An article published by Aileen l. Pogue of Alchem Biotech Research in Canada and his colleagues at Louisiana State University discuss a pro-inflammatory toxin that may contribute to the development of Alzheimer's disease. The results are published in Frontiers in Neurology.
This article is (as usual) aggressively promoted, but probably not as new or important as its promoters would hope, nevertheless the subject is interesting even though it has made the subject of numerous scientific publications.
Intestinal dysbiosis has been implicated in the pathogenesis and progression of Alzheimer's disease by initiating and prolonging neuroinflammatory processes. Gut microbiota metabolites appear to be critical in the gut-brain axis mechanism. Gut microbiota metabolites, such as trimethylamine n-oxide, lipopolysaccharide, and short-chain fatty acids, are suggested to mediate systemic inflammation and intracerebral amyloidosis via endothelial dysfunction. New data suggest that the fungal microbiota may also influence the pathology of Alzheimer's disease.
Pogue and his colleagues believe they have found evidence that the lipopolysaccharide molecule in the human gastrointestinal (GI) tract generates an endotoxin which can perturb cells in the brain. Their paper links several recent observations linking lipopolysaccharide-induced increase in NF-kB signaling to increase in microRNA-30b.
NF-κB plays a key role in regulating the immune response to infection. Improper regulation of NF-κB has been linked to cancer, inflammatory and autoimmune diseases, septic shock, viral infection, and improper immune development. NF-κB has also been implicated in synaptic plasticity and memory processes.
MicroRNAs (miRNAs) are short non-coding RNAs that are involved in post-transcriptional regulation of gene expression by affecting both stability and translation of mRNAs. MicroRNAs are thought to have regulatory roles through complementarity with mRNA. These microRNAs regulate a number of genes associated with breast cancer.
The authors show that an increase in miRNA-30b is able to decrease the expression of neuron-specific neurofilament light chain (NFL) messenger RNA in stressed human neuronal-glial cells cultures.
Neurofilaments provide structural support to axons and regulate axon diameter, which influences nerve conduction velocity. Neurofilament light chain depletion therefore disrupts the normal shape of neuronal cells, their cytoarchitecture and synaptic organization. Neurofilament light chains are a useful marker for monitoring disease in amyotrophic lateral sclerosis, multiple sclerosis, Alzheimer's disease, and more recently Huntington's disease.
The presence of endotoxins, when detected in the blood, is called endotoxemia. Endotoxemia is associated with obesity, diet, cardiovascular disease and diabetes.
There is experimental and observational evidence that lipopolysaccharide may play a role in depression. Administration of lipopolysaccharide in mice can lead to depressive symptoms, and there appear to be elevated levels of lipopolysaccharide in some people with depression. Inflammation can sometimes play a role in the development of depression, and lipopolysaccharide is pro-inflammatory.
Finally, lipopolysaccharide-induced inflammation can induce cellular senescence, as has been demonstrated for lung epithelial cells and microglial cells (the latter leading to neurodegeneration).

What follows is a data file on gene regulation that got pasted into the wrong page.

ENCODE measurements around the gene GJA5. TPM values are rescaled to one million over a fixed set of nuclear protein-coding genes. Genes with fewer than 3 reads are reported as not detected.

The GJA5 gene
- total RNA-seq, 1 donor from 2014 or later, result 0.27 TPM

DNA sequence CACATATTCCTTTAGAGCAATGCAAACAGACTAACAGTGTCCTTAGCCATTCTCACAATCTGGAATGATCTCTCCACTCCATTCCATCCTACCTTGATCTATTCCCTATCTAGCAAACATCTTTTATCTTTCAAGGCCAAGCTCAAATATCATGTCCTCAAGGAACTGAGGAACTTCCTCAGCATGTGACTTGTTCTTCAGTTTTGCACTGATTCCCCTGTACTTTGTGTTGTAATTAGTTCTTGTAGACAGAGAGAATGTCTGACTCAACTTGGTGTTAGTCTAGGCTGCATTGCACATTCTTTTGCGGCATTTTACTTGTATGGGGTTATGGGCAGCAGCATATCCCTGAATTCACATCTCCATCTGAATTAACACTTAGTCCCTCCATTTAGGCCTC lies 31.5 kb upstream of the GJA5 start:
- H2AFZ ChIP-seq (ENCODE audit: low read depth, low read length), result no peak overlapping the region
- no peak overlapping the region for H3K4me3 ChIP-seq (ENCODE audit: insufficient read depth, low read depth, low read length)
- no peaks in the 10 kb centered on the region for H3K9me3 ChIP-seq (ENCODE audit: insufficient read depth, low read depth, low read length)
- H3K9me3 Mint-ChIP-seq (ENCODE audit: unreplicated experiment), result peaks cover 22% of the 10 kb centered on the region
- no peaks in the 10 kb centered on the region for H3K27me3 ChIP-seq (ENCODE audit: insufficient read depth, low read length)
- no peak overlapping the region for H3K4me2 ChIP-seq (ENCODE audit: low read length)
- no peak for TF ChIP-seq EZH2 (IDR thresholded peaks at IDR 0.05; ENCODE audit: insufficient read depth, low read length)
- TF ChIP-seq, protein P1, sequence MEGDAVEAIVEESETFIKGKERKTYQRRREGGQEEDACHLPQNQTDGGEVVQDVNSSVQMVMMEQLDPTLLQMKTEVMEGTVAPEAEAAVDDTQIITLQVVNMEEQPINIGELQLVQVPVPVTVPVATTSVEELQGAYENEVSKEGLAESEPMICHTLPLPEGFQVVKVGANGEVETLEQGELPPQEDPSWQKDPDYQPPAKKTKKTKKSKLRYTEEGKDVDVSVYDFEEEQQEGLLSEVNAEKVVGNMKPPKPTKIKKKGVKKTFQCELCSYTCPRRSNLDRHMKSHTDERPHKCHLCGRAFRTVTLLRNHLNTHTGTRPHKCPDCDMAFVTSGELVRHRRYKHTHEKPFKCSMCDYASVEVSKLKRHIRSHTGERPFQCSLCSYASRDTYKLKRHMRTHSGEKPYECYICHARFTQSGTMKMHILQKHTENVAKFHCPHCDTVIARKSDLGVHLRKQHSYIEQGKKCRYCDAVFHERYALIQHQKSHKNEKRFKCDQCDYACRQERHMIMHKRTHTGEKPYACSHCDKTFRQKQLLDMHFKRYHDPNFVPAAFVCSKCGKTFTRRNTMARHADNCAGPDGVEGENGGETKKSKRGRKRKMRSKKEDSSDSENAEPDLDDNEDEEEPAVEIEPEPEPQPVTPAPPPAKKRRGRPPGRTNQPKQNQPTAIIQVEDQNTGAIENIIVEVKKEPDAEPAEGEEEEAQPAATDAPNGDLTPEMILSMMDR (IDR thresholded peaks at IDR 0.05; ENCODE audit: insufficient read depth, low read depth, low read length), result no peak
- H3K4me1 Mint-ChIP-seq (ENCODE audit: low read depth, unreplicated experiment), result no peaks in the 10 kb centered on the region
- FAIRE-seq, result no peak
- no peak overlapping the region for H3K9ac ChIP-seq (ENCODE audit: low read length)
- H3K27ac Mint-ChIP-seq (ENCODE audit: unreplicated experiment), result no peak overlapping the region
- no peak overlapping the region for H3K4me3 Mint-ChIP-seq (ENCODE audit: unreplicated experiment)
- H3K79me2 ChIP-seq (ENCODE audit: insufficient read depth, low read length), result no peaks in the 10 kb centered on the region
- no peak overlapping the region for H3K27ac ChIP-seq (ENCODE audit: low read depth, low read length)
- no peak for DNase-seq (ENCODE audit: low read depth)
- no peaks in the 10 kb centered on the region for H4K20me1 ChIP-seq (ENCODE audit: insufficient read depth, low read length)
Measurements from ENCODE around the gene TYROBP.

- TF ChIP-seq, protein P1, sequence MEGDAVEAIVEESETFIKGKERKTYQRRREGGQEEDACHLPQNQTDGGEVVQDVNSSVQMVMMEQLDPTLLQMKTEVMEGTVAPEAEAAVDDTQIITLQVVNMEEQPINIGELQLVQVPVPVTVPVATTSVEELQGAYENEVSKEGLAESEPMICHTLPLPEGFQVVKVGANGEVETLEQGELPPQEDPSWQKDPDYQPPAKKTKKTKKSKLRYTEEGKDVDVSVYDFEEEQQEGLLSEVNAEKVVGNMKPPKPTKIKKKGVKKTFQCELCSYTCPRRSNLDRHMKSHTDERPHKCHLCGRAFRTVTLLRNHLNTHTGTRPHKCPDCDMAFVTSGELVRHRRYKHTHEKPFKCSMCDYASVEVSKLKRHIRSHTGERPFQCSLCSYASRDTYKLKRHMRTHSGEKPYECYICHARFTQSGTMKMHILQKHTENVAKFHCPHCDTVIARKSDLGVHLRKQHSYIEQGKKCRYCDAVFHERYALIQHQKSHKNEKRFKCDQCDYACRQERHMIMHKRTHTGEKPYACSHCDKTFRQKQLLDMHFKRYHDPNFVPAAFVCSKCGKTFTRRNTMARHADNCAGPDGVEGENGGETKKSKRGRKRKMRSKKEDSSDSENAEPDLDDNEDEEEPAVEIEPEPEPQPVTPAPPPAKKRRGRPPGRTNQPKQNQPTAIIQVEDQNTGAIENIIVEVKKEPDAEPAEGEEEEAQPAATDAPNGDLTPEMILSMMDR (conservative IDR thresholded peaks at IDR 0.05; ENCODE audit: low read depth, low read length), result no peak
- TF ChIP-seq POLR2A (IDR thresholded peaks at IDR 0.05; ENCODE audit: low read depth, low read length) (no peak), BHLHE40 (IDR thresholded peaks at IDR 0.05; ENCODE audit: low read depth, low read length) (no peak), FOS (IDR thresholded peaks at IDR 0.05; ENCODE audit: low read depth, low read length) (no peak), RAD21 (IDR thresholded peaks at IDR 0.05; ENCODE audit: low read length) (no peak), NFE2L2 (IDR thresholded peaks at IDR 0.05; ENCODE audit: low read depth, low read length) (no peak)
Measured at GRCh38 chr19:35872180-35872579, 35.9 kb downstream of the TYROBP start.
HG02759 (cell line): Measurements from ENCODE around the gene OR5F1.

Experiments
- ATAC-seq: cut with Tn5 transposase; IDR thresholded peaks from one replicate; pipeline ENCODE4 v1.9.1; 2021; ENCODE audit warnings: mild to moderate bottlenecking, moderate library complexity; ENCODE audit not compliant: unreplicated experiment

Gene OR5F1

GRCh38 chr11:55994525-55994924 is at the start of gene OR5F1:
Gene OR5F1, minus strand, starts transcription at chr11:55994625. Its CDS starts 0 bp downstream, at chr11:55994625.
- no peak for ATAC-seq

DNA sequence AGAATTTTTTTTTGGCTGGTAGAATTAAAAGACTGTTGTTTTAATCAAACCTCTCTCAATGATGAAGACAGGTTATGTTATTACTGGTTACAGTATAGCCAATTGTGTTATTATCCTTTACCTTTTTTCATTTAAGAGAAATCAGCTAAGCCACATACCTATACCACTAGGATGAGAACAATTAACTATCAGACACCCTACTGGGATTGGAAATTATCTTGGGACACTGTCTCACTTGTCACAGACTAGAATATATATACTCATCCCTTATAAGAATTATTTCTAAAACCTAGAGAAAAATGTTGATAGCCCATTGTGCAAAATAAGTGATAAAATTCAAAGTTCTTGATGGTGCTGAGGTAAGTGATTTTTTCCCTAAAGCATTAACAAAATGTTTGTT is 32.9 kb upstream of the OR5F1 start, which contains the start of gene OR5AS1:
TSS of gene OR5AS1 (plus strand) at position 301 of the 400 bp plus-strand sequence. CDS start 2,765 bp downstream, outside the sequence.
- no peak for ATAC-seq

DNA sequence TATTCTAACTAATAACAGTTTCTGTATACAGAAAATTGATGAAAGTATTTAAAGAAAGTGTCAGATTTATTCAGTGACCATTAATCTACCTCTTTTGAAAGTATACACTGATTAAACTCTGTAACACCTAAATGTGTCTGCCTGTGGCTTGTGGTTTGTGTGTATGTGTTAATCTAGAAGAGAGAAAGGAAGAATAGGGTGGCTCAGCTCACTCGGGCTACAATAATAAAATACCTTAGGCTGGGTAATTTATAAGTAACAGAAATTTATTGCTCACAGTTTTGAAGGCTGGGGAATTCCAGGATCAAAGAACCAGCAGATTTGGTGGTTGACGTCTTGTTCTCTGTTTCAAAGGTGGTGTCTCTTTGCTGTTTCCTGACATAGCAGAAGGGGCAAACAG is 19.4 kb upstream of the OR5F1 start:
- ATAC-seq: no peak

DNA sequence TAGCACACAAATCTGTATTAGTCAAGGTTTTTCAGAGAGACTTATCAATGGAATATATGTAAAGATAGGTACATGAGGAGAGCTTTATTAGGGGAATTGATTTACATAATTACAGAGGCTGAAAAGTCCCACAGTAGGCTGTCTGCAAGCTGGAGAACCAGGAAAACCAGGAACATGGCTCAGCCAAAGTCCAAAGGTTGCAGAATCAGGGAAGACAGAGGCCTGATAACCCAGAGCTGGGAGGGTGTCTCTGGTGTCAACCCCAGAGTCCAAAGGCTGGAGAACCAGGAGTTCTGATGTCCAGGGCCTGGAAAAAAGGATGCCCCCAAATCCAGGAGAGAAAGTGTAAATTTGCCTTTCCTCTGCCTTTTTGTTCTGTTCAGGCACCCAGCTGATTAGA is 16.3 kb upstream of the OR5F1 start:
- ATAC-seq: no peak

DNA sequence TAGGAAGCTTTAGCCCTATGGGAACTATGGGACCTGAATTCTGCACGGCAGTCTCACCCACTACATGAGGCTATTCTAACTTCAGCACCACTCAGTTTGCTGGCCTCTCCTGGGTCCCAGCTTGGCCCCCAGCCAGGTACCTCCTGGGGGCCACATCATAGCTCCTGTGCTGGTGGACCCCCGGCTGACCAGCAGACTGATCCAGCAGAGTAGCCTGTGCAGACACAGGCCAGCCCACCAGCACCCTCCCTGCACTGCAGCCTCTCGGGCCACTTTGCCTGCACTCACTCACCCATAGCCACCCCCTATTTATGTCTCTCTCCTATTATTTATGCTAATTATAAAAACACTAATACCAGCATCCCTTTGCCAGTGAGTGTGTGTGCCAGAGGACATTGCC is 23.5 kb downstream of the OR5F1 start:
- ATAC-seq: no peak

In this study, researchers detail the pathway of BF-lipopolysaccharide from the gut to the brain and its mechanisms of action once there.
For them, BF-lipopolysaccharide leaks out of the gastrointestinal tract, crosses the blood-brain barrier via the circulatory system and gains access to the cerebral compartments. Next, it increases inflammation in brain cells and inhibits neuron-specific neurofilament light (NF-L), a protein that supports cellular integrity.
A deficiency of this protein leads to progressive atrophy of neuronal cells, and ultimately to cell death, as seen in neurons affected by Alzheimer's disease. They also report that an adequate intake of dietary fiber can prevent the process.
Indeed, 60% of gut microbiome variation is attributable to diet. Therefore, modulating the gut microbiome through dietary means could be an effective approach to reduce the risk of Alzheimer's disease.
Data from animal studies have suggested that dietary fat acts as the primary macronutrient responsible for postprandial endotoxemia, and that the quantity and quality of dietary fat differentially influence metabolic endotoxemia.
Additionally, healthy diets high in unsaturated fatty acids have been associated with lower circulating levels of lipopolysaccharide, which is strongly associated with lower pro-inflammatory markers. Conversely, consumption of diets high in energy or saturated fat has been associated with increased postprandial levels of lipopolysaccharide and increased circulating levels of pro-inflammatory markers.
Since people do not eat single nutrients and instead consume a diverse range of foods and a combination of nutrients that are likely to be interacting, studying the effects of whole diets offers the possibility of accounting for the interactions between different nutrients.
It is also probable that introducing variety in diet helps in having a diverse microbiome. Yet has people age, digestion becomes more difficult and aging people often prefer to not change their diet.
Thus, dietary habits may be more predictive of a real effect on the gut microbiome and Alzheimer's disease risk than foods or nutrients taken in isolation.